He rakes the gravel. The parallel lines reflect the serenity of his thoughts. The curving patterns they form are simple and elegant, like the Master’s sermon this morning. He did not remember the exact words, but he feels the truth of them. They flow in his blood, cleansing and healing him.
How unhappy he had been before the coming of the Master. So much pressure and so many expectations—too great for a weak creature such as himself. The Master, in his kindness and infinite compassion, took the burden of leadership from him and showed him a new way to think, to be. The Master taught his unruly mind what it meant to be free; unattached to suffering, desire, responsibility.
Now he had only to rake the gravel and feel the peace of the order he creates. Once upon a time he had power, he had influence. All women wanted him, all men wanted to be him and he thought he had everything figured out. He surrounded himself with people who believed everything he said. He was worshiped as a prophet, the Voice of God and they kissed the hem of his robe, begging to give him everything they had—their money, their bodies, their very souls.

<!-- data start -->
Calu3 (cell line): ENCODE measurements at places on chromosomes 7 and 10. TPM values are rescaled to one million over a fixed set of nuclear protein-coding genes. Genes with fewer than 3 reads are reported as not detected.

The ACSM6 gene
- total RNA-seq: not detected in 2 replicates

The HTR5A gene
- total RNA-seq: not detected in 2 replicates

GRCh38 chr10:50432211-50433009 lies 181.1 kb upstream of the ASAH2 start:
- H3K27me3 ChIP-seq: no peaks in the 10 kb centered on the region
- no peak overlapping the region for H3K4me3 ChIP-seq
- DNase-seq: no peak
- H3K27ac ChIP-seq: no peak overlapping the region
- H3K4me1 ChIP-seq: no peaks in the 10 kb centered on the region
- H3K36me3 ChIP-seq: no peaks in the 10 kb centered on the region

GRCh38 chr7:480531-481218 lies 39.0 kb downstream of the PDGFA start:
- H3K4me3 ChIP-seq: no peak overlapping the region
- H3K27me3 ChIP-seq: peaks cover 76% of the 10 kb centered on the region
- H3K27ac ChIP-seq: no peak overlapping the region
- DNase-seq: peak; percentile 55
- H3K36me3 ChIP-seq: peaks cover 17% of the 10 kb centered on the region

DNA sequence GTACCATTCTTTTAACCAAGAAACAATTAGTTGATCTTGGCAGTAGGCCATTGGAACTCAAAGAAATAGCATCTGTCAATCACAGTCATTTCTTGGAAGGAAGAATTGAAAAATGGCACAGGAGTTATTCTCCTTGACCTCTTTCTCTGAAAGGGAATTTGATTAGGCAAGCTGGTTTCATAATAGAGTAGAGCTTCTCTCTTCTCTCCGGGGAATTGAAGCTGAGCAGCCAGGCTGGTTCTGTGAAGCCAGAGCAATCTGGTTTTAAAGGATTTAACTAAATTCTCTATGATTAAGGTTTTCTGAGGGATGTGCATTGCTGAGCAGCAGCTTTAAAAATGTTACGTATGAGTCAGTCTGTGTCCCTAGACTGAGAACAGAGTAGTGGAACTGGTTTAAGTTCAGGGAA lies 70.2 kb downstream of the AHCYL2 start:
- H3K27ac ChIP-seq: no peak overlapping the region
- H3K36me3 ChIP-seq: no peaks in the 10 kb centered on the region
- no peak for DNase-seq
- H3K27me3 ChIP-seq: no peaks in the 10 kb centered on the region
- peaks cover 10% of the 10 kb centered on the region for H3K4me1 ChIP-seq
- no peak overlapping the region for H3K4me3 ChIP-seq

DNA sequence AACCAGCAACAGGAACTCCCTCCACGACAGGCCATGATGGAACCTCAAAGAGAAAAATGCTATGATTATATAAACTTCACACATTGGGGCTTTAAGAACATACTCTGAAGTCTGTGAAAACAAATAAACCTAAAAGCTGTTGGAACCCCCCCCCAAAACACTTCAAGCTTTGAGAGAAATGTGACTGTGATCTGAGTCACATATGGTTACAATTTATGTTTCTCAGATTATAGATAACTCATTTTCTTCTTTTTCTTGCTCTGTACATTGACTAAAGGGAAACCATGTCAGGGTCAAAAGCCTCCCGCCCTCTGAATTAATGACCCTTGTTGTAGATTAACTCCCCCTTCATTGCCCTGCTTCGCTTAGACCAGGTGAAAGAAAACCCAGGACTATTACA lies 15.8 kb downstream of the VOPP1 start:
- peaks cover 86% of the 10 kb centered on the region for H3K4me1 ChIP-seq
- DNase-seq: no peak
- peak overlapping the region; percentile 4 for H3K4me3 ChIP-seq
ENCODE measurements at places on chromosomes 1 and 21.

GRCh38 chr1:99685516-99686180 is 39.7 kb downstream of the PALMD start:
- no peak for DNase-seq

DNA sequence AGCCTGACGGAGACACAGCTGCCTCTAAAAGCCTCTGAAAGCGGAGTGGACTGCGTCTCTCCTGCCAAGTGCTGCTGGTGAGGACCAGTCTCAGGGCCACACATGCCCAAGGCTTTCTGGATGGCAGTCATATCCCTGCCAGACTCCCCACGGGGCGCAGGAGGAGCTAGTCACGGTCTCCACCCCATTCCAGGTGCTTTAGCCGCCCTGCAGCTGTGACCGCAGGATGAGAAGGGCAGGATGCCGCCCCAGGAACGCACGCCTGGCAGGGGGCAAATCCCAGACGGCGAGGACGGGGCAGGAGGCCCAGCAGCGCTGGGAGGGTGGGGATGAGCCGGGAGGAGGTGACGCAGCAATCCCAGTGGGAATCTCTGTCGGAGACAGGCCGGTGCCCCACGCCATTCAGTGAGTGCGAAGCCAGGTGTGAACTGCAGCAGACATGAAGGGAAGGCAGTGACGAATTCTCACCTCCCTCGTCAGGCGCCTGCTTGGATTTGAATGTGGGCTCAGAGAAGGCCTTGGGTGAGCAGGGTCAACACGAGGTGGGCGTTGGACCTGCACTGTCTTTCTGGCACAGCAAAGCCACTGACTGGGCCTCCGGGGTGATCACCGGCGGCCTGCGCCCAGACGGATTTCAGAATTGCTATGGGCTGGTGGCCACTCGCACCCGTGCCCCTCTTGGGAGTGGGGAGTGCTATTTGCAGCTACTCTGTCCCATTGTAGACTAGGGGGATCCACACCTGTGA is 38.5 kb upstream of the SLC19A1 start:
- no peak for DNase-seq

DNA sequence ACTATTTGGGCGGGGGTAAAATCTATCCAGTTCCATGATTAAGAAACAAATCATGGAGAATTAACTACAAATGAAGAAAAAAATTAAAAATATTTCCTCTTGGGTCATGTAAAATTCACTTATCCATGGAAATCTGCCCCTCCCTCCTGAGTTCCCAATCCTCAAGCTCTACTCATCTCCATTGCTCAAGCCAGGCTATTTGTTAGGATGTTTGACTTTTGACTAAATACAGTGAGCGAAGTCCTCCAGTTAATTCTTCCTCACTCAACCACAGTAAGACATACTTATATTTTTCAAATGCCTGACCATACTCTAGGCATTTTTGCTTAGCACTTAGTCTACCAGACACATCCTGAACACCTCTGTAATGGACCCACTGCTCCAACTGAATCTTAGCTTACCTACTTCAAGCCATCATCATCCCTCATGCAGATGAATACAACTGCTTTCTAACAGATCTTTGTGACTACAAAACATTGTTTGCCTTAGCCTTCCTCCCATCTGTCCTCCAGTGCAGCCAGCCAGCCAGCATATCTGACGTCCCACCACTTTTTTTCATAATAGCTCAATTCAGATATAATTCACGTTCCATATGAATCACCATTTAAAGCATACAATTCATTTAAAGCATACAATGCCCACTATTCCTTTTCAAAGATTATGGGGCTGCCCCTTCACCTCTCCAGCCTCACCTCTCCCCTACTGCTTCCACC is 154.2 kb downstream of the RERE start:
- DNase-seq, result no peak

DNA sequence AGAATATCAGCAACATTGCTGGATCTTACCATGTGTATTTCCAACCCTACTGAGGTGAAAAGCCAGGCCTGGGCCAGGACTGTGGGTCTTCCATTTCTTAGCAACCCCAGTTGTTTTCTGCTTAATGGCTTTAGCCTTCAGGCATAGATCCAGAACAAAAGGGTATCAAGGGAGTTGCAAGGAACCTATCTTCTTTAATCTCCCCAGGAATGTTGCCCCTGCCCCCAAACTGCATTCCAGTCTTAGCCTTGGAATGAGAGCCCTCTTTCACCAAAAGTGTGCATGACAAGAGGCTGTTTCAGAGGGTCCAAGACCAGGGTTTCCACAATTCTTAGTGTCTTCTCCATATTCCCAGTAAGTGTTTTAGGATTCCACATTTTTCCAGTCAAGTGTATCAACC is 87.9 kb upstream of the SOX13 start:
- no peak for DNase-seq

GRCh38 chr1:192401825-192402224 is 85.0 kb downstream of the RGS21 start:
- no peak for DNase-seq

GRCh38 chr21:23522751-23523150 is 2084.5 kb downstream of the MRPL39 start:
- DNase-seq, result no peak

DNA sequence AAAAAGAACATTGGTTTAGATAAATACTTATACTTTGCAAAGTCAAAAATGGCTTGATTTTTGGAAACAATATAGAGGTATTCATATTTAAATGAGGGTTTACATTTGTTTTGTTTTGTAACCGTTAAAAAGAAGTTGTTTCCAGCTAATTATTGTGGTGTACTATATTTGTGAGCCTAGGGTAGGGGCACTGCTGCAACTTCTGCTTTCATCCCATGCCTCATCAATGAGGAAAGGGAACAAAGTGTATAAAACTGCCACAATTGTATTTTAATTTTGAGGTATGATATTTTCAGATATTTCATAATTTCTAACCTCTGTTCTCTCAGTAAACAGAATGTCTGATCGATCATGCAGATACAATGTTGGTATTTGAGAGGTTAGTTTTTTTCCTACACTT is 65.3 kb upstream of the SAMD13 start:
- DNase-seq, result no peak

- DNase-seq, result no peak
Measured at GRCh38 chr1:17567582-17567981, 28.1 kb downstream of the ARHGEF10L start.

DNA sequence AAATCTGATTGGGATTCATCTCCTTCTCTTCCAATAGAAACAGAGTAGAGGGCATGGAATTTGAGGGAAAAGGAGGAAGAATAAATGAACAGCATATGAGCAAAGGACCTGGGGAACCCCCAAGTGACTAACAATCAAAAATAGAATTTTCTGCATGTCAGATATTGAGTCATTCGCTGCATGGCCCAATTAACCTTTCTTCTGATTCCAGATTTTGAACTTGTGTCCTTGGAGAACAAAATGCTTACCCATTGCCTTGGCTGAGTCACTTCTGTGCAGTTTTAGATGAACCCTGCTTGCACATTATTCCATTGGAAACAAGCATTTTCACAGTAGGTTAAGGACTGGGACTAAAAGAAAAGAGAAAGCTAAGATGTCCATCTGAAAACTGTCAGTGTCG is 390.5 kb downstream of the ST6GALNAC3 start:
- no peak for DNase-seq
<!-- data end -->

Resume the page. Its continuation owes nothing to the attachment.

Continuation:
But it was too much. The Master revealed to him the error of his ways; how he had lost himself in the welter of power and possession. The Master took it away, giving him the rake and the soothing whisper of the gravel in return. A tear trickles down his cheek at the magnitude of such generosity.
Blessed, blessed Master.
Someone crunches upon the gravel. Footsteps destroy the careful swirls and ripples. His mind screams at such desecration. He whirls around, bringing the handle of the rake crashing against the head of the defiler.
He stands over the body, wondering why the Master looks so surprised—his mouth open, eyes unblinking. He digs a trough to place the Master in, smoothing and furrowing the gravel again and again, until there is no trace of any disturbance.
He rakes the gravel. His mind is calm—washed clean of all that is not pure and perfectly parallel.